LOUISE GLUCK, Poems 1962-2012 — June 2015

Tompkins_J_LReviewed by Jane Tompkins

I recently came across references to the collected poems of Louise Gluck, which became available in paperback in 2013, and decided to order a copy. I was curious because I’d known Louise when we were ages 15 and 18, she was a senior camper and I a junior  counselor at a wonderful, improbable music camp in the Adirondacks called Deerwood. We got to know each other as actors in a production of Shaw’s Androcles and the Lion, in which I played the Roman captain, and she the Christian slave. Deerwood went out of existence shortly thereafter, and Louise and I went our separate ways. Years later, she tried to get in touch with me, but the piece of paper with her contact information, passed to me by a friend, got wet and became unreadable; I never followed up. Her poems appeared now and then in The New Yorker, so I knew she’d become successful, but until I looked her up online the other day, I had no idea how successful.

Louise was Poet Laureate of the United States in 2003-2004. She won the Pulitzer Prize, the National Book Award, the National Book Critics Circle Award, the Bollingen Prize for Poetry, and most of the other poetry prizes and distinguished fellowships you can win. She now teaches at Yale. Though I’m chronically envious, learning of her success didn’t bother me that much, perhaps because I got to know her on a basis that feels more real than reputations are.

To read the complete oeuvre of a major poet is an overwhelming experience; to write about it, impossible. The volume is 627 pages long, not counting the index. Her first book of poems was published in 1962, her last (the eleventh) in 2009.  The poems in the first two volumes strain to be original, compressed, and fashionably disillusioned. But there are moments that anticipate the clarity and insight of the later work. In The Triumph of Achilles (the one that won the Pulitzer) she starts to write the kinds of poems that will later become her trademark: transparent, piercing, carrying her readers straight through from beginning to end, depositing us somewhere we didn’t expect to be. In volume four, Ararat, everything comes together. These poems are the annals of a family—mother, father, sister, the sister who died, grandmother, aunt—each incident transcribed simply and directly (the simplicity and directness, the products of the highest skill), moving quickly from one scene to the next, always leading to another kind of moment—one of realization.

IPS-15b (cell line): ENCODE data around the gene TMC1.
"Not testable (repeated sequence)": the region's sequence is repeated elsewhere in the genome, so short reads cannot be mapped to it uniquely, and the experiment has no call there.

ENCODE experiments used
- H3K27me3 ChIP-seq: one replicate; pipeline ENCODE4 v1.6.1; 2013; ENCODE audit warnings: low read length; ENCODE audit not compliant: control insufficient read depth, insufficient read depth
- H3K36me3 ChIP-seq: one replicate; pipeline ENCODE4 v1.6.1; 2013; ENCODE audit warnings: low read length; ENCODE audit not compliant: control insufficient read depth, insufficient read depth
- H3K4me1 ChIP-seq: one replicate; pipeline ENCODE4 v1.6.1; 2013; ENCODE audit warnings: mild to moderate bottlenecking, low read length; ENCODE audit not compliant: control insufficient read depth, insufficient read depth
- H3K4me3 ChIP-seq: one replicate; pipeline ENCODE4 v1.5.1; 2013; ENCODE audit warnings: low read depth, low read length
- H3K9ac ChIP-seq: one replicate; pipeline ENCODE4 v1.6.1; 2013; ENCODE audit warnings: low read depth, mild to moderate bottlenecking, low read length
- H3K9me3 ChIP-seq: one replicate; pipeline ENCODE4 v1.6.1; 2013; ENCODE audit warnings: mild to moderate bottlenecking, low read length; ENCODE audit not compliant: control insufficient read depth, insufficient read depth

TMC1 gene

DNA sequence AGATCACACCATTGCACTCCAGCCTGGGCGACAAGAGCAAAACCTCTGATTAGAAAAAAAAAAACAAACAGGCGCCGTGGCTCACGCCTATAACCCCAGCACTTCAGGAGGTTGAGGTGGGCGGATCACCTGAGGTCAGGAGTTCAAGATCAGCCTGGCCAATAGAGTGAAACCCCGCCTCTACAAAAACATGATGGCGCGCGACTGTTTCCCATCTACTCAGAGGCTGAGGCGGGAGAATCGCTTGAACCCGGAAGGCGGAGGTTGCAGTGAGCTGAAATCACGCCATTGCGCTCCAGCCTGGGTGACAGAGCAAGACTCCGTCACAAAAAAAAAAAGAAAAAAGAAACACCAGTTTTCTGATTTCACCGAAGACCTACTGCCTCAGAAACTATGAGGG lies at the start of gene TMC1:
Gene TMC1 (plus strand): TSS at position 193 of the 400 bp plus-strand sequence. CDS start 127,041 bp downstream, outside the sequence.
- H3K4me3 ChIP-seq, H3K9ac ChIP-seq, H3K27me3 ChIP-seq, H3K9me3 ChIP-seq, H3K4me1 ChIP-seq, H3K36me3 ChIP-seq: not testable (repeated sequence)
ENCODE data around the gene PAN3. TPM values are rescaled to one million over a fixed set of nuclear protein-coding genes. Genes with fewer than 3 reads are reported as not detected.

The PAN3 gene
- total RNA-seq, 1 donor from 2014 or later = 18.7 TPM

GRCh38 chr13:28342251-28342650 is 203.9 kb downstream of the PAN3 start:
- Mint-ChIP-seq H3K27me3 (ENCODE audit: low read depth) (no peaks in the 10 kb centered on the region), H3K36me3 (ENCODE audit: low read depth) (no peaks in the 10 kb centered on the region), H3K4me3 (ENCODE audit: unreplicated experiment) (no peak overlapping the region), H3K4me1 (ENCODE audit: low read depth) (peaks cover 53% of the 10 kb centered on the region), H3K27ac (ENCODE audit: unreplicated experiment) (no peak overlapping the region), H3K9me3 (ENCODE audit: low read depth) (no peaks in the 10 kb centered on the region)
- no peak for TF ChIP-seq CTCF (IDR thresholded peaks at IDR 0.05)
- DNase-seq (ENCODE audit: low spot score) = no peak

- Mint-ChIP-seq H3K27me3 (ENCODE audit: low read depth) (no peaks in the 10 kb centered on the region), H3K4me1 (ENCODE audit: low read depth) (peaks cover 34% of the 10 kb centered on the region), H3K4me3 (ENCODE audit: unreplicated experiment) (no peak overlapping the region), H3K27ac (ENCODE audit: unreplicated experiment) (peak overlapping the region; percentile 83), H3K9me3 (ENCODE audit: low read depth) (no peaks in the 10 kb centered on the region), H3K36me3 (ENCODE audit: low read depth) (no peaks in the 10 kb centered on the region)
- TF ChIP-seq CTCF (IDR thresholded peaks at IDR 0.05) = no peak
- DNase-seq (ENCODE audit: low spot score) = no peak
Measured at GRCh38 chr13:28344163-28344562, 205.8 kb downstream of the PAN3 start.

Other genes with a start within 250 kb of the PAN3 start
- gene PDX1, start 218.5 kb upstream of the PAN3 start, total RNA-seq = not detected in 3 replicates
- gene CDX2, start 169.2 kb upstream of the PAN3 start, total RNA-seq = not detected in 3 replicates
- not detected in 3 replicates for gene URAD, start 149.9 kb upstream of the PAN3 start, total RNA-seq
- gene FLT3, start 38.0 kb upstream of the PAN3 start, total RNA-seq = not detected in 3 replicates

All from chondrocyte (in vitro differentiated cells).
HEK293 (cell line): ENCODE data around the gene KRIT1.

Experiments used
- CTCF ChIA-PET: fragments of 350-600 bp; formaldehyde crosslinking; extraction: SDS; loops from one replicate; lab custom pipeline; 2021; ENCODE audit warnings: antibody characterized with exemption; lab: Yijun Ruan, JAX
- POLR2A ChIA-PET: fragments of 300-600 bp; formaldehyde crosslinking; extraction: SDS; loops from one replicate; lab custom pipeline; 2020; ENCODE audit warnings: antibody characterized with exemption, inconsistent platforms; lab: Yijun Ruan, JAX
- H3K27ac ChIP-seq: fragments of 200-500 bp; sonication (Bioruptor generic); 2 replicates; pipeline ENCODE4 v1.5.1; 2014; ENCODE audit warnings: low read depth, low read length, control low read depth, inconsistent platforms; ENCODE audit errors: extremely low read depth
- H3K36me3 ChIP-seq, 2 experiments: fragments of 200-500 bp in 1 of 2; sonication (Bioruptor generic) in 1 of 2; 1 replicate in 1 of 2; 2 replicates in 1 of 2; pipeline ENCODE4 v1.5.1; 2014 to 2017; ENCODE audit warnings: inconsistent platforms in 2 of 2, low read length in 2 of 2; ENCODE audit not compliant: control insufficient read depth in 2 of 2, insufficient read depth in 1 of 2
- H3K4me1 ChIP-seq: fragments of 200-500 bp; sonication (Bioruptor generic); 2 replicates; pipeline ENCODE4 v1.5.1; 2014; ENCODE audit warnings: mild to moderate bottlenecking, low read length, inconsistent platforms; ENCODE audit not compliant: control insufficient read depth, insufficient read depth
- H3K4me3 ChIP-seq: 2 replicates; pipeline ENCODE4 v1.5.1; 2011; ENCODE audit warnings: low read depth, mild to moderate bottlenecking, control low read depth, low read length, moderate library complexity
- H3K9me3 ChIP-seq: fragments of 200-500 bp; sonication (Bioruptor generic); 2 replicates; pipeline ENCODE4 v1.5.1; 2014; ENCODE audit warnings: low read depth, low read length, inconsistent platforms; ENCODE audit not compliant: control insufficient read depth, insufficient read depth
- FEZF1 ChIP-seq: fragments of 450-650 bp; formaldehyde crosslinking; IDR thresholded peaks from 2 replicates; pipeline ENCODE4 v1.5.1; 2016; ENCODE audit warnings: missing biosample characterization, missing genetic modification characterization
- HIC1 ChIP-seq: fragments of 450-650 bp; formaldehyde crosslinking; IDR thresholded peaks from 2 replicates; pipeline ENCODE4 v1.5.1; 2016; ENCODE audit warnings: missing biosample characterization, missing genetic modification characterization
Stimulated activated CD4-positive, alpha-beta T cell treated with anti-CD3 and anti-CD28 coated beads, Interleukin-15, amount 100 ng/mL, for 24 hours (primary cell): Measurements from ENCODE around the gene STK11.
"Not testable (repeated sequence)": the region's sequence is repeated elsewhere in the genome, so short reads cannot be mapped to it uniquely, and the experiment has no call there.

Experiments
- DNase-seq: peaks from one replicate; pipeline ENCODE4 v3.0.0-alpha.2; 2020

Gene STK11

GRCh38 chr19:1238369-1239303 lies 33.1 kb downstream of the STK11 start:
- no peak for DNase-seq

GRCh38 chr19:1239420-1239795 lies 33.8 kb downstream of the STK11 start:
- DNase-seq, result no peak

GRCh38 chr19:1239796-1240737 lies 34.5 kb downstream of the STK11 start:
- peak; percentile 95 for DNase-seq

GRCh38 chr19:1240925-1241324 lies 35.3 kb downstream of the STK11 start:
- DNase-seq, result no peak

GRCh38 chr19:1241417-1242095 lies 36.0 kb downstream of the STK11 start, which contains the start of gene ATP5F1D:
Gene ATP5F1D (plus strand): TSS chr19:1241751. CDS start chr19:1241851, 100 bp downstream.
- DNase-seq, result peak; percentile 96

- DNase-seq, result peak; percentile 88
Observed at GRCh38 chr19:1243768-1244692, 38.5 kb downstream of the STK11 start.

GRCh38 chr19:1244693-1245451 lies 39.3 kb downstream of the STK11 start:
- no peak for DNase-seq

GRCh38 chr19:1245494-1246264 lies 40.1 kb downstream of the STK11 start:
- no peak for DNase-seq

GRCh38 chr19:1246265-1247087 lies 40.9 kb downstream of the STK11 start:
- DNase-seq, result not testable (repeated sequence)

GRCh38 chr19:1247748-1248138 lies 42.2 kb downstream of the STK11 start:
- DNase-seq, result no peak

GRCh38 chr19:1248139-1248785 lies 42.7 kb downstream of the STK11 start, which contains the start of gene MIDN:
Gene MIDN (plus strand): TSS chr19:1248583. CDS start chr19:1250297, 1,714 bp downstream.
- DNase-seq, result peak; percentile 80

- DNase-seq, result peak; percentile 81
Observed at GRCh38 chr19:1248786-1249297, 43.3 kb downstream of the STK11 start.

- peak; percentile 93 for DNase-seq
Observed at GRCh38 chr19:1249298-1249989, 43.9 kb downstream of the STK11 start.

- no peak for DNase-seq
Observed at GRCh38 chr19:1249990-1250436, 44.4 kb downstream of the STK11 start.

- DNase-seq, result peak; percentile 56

Gluck is strongly present in all of her poems; her voice, though spare, has an aura around it, like the nimbus you sometimes see around the moon. It pulls me in and keeps me right where she wants me, enthralled by her story. Even when I don’t understand what she’s saying I want to be there, inside the poem, sharing her experience. Louise doesn’t fool around. The drama of her verse lies in its struggle to write honestly about important things, with courage, and without exaggeration.  Gluck is deeply affected by the beauty of nature, and deeply offended by the ironies of nature’s cycle of life and death, the giving and the taking away. In The Wild Iris, my favorite of all her volumes, she sometimes speaks from the perspective of flowers and bulbs that are conscious of their own mortality. In a series of poems entitled “Matins” and “Vespers,” she speaks to God, not naming this deity, but referring to it as “you.” She holds God’s feet to the fire; her characteristic stance toward the world is both loving and, as one of her reviewers said, prosecutorial. She is humanity’s witness for the prosecution, holding whoever is responsible for our condition to strict account.

Marriage is one of her recurrent subjects. The love, desire, betrayal, longing, frustration, bickering, and banality that are part of any marriage flicker in and out of her poems, appearing and disappearing in sudden fits of searing candor, embarrassing and completely recognizable.  Her most powerful volume, Vita Nova, written after her divorce, reaches a degree of intensity that seems almost superhuman. In this, and the following volume, Averno (which refers to the entrance to Hades), her survival in the face of suffering becomes almost unendurable. These quotations from a poem whose title, “October,” indicates the stage of life she has reached, convey the tenor of the work in this period:

What others found in art,

I found in nature. What others found

in human love, I found in nature.

Very simple. But there is no voice there.   . . .


death cannot harm me

more than you have harmed me,

my beloved life.

If you like to read poems, Gluck’s collected work is not to be missed. Immersing myself in her writing has given me a new sense of poetry’s power to enchant, to illuminate life, as well as to provide the basis for living one, if you are a poet.~